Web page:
Yosemite High Country - LTFF Beginner Fish-out
Group 1: Fri.-Sat., August 23-24, 2019 Group 2: Sun.-Mon., August 25-26, 2019
Limited to 8 Students in each Group from the 2019 LTFF Beginner Class
Cost: $195 / person
Overview: This trip offers fly fishing for several trout species in two pristine high alpine settings. Each day includes up to 2-4 miles of day-hiking at 9,000 - 10,000 feet. Please only sign up for this event if you are in shape to hike up to 4 miles a day at high elevation.
This year we are using Steve Slater from Lost Coast Outfitters to lead both the mentors and students on to certain stretches of the following small alpine streams or possibly other streams in the area that he knows well.
A daily meeting point and time will be set before the fish-out to meet-up with the guide and mentors. Registrants will be advised of this by email a few days before the fish-out.
Tuolumne's Lyell Fork:
At 9,500 feet, this stream starts at Lyell Glacier and only drops 500 feet in 10 miles. This provides a gentle stream that meanders through meadows and granite pools for a truly unique experience.
To get there from Tuolumne Meadows, we'll hike along the Dana Fork for about 1.5 miles until we arrive at the Lyell Fork. Here the meadow stream is waist deep and wide, offering dry fly fishing along the banks to Brown Trout. Traveling farther upstream, you move into Brookie and Rainbow territory, arriving at several large and shallow granite pools the size of small ponds. It's a great place to spot fish in clear water and practice gentle overhead casting. Traveling slightly further upstream, you pass through endless granite channels and pools mixed in with more meadows, with each section both memorable and unique.
Most of these wild trout are in the 6-9 inch range, but a handful of fish are caught each year in the 18 inch range. Larger fish require more stealth and finesse, while the less spooky smaller trout will attack dry flies readily, often with acrobatic displays.
Students will use overhead casts in meadow sections and practice roll casts in areas with trees. We'll use mostly small dry fly patterns with thin mono tippet (5x - 6x). Students will use overhead casts in meadow sections and practice roll casts in areas with trees. We'll use mostly small dry fly patterns with thin mono tippet (5x - 6x), but you may want to nymph the deeper holes. Come prepared for both dry fly fishing and indicator nymphing.
Tuolumne's Dana Fork:
Similar to the Lyell Fork, the Dana Fork is a small mountain stream that meanders through meadows at 9,000 ft. elevation. This stream follows along Hwy 120, meaning slightly less hiking and easier access. There are many fish to be caught on a fly along this 2-mile long stream since each hole seems to have an endless supply of wild trout.
Students will primarily use overhead and roll casts. Again, we'll mostly use attractor dry fly patterns with thin tippet (5x-6x), but we may resort to indicator nymph fishing if the dries aren't working.
Registration fee includes:
- Guide fees for two days
- Sack lunches each mentored day
- ~ 2 dozen selected flies
Other Student costs:
- Yosemite National Park entrance fee of $30, good for 7 days. Annual pass is $80. Carpooling helps save on this cost.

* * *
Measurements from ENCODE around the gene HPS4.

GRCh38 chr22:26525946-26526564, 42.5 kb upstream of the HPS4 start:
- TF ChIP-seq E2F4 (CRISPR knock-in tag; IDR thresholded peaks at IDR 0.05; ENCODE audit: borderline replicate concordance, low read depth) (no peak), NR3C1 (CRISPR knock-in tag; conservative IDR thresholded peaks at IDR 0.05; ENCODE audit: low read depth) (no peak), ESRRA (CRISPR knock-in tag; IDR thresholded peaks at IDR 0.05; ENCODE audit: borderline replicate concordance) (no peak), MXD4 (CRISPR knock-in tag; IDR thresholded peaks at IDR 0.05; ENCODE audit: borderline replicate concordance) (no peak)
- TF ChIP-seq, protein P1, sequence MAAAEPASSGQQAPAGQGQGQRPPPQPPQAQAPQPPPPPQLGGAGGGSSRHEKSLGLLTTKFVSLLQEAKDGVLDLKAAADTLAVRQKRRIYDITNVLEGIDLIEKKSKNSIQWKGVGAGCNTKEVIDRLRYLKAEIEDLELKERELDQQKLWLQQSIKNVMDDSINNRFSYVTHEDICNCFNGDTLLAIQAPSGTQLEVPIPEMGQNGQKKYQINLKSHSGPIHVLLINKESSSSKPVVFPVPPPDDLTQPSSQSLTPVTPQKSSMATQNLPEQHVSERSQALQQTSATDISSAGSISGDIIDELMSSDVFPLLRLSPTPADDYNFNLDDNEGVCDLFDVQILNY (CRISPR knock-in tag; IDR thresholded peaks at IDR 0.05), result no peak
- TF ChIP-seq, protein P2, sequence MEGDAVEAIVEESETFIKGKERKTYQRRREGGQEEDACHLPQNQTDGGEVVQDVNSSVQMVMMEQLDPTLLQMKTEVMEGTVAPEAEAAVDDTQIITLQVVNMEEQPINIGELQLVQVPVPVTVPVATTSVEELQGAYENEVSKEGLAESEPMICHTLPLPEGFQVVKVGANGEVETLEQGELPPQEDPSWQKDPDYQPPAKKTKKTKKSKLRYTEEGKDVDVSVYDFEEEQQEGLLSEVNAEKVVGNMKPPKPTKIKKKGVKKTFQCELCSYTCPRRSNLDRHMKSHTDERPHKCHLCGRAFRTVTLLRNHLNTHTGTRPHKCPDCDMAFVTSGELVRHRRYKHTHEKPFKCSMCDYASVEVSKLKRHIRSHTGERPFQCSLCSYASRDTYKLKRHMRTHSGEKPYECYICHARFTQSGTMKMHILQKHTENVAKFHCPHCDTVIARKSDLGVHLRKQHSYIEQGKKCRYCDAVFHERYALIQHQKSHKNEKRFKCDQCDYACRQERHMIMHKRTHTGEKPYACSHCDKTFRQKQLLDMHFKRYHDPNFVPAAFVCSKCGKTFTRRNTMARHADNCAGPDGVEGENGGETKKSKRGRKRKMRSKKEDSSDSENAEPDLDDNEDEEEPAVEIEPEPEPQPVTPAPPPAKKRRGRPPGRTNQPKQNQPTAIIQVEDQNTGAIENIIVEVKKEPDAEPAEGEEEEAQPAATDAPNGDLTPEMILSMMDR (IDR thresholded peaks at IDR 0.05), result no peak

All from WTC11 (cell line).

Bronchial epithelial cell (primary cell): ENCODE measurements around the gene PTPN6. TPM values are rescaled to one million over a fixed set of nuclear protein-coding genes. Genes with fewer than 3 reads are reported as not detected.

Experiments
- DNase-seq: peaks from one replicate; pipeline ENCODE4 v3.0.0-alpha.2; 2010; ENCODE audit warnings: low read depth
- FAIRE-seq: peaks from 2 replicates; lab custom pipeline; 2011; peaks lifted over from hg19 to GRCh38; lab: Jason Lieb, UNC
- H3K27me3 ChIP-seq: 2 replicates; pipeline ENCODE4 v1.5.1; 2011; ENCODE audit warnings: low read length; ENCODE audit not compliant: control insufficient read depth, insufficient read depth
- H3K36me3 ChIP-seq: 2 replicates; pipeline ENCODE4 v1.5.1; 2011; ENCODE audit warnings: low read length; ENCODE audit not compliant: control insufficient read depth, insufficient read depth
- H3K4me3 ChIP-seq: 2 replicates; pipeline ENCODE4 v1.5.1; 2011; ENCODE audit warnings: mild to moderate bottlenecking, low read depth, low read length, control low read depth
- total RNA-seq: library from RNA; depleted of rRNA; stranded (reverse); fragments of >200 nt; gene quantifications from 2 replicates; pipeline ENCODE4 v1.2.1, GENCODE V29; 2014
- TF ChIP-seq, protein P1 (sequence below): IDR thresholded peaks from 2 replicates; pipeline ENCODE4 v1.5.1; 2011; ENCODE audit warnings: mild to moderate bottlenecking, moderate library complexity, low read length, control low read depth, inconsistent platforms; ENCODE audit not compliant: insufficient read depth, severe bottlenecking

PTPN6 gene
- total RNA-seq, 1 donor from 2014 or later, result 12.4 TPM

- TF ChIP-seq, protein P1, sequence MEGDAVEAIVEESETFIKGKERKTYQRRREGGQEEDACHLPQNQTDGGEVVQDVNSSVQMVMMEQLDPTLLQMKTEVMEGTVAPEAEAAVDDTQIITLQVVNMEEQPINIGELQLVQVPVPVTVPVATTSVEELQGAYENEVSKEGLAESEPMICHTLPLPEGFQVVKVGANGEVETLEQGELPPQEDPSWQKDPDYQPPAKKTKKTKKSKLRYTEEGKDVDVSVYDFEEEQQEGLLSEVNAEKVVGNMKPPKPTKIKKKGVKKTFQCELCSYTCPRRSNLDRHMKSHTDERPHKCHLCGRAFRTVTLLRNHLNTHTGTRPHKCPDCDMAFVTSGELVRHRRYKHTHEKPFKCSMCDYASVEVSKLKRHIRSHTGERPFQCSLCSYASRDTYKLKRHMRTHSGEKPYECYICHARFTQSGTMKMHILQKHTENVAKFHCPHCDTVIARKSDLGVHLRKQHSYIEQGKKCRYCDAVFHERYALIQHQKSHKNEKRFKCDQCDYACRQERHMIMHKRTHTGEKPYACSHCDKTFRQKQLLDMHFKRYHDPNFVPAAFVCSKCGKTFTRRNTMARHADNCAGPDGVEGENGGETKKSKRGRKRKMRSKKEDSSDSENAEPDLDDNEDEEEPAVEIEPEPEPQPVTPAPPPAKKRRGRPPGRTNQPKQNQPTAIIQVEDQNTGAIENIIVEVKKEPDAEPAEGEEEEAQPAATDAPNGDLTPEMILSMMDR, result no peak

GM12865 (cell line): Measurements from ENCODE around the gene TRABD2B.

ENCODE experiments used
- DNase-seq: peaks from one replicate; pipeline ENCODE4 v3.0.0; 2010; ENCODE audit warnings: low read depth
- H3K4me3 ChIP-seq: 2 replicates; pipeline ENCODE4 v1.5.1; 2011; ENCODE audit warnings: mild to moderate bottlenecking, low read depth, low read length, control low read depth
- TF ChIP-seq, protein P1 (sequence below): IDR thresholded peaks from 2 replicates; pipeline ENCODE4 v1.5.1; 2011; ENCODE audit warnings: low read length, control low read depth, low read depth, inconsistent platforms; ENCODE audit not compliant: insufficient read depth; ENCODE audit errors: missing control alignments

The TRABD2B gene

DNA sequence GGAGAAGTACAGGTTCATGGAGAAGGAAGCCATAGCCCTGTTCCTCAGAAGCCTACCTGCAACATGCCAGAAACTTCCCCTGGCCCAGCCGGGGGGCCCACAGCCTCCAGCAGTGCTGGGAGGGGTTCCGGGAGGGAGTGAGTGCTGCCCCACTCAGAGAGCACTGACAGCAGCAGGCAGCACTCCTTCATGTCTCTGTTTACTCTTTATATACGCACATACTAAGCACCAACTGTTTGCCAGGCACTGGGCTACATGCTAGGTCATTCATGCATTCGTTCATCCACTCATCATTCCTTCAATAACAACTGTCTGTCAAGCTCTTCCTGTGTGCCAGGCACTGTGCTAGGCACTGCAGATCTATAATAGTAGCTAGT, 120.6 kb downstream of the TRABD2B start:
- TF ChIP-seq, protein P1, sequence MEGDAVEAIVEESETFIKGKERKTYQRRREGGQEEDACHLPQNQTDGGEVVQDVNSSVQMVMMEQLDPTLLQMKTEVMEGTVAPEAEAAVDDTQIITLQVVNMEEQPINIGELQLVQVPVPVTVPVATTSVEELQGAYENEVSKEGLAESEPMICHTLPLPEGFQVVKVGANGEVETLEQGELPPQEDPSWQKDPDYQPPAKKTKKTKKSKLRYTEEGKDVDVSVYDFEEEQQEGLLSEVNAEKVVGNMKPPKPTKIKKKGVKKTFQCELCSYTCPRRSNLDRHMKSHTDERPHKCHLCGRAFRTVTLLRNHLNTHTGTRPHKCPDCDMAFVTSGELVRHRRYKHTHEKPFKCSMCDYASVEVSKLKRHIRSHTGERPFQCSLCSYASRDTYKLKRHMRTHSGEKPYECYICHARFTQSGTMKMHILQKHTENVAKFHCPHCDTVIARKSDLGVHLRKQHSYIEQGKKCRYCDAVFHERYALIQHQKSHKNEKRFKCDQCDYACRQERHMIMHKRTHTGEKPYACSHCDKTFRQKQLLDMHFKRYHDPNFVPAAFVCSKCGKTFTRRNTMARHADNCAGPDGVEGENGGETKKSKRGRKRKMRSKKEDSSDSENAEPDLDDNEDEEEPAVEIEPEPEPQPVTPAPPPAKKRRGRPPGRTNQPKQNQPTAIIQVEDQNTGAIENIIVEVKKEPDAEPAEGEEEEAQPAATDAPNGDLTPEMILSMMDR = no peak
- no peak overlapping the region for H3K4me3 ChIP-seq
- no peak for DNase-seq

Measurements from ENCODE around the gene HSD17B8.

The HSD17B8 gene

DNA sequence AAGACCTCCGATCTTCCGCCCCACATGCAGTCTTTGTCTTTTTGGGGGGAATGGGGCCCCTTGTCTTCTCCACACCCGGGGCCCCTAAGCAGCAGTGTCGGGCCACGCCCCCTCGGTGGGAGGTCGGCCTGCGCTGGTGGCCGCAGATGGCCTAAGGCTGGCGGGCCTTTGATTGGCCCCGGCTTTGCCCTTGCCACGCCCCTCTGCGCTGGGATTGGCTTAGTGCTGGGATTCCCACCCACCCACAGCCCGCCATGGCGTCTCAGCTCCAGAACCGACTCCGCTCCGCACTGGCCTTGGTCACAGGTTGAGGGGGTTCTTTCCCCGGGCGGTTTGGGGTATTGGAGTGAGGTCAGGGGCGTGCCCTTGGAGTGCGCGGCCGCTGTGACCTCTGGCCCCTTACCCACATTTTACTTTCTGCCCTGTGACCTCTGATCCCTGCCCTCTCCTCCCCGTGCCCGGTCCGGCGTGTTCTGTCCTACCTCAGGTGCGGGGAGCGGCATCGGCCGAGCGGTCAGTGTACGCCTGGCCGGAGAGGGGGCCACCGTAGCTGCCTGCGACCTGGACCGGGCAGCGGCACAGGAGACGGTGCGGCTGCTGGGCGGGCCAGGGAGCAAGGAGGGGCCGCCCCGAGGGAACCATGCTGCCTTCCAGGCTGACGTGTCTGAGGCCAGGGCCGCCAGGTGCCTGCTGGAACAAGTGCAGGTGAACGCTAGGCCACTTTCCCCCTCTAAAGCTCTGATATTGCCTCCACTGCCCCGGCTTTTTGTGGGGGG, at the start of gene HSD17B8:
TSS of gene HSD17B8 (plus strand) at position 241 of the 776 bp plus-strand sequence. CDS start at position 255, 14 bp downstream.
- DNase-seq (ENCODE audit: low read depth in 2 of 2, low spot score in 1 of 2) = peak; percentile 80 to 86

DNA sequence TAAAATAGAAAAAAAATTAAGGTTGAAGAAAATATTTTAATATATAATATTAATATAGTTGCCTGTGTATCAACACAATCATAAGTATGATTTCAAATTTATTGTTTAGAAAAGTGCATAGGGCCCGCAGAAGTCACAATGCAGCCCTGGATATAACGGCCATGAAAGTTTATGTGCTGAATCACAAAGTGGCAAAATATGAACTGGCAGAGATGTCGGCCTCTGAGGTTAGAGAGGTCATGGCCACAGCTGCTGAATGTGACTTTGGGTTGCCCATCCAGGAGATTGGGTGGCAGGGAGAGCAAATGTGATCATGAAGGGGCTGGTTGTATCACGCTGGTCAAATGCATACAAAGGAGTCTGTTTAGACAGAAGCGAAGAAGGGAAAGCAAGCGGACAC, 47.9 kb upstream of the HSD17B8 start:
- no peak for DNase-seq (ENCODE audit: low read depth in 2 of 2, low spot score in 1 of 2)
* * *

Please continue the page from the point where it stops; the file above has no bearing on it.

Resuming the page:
- Possible campground fees, depending on whether you are successful in finding an open campsite in any of the nearby campgrounds. (NOTE: In general, campsites in the Tuolumne Meadows / Yosemite area CANNOT be reserved in advance.)
- Lodging costs for motels, condos, or other vacation rentals available in the area. Students are encouraged to look into the many rental options in the Mammoth Lakes / Mammoth Mountain Ski Area about 1 hour south of Tuolumne Meadows.
Items not to forget (not a complete packing list):
- Bring (or plan to buy) your own breakfast, dinner, coffee, and snacks for each day.
- Camping equipment (e.g., tent, sleeping bag and pad, cooking equipment, etc) if you plan to look for an available campsite in any of the nearby campgrounds
- Headlamp and extra batteries, especially useful at night in camp
- Small backpack, large sling pack, or vest with a large back pocket to carry lunch, water, packable rain jacket, etc.
- Water bottle(s) or water bladder large enough to carry a full day of water (1.5 - 3 liters); or a filter system to replenish a smaller water bottle.
- Fly fishing gear (3-5 wt rod, a couple 4X or 5X mono leaders, 5X - 6X mono tippet, nippers, forceps, fly box with additional flies, net optional). For indicator nymphing, bring a few small indicators, BB size split-shot, and tippet spools of 3X mono and 4X & 5X fluoro.
- Dry fly floatants - flies need to be floating high on the water surface all day. It's virtually imperative to have BOTH the liquid (gel) silicone and desiccant "dry shake" versions.
- Sun protection (hat, sunscreen, neck buff)
- Wet wading shoes like Chacos or Tevas. Or wading boots with neoprene guard socks. Unless you just prefer to, there's no need for wearing waders on this trip, which will be a little more difficult to hike in.
- Mandatory items: wading staff, polarized sunglasses, and of course, a valid 2019 fishing license.
- Dinner options are available at Woah Nellie Deli (in the Mobil Gas Mart), right at the junction of Hwys.120 and 395, should you end up camping in the area and would rather not cook your own dinners. For a gas station mart, this is remarkably good food. The deli is open 7am - 9pm.
- Other dining options are available in the Mono Lake area (Lee Vining) and further south in the Mammoth Lakes area; however they're sure to be more expensive.
For further information, contact: Fish-out Leader: Steve Slater (firstname.lastname@example.org) or John Murphy (email@example.com)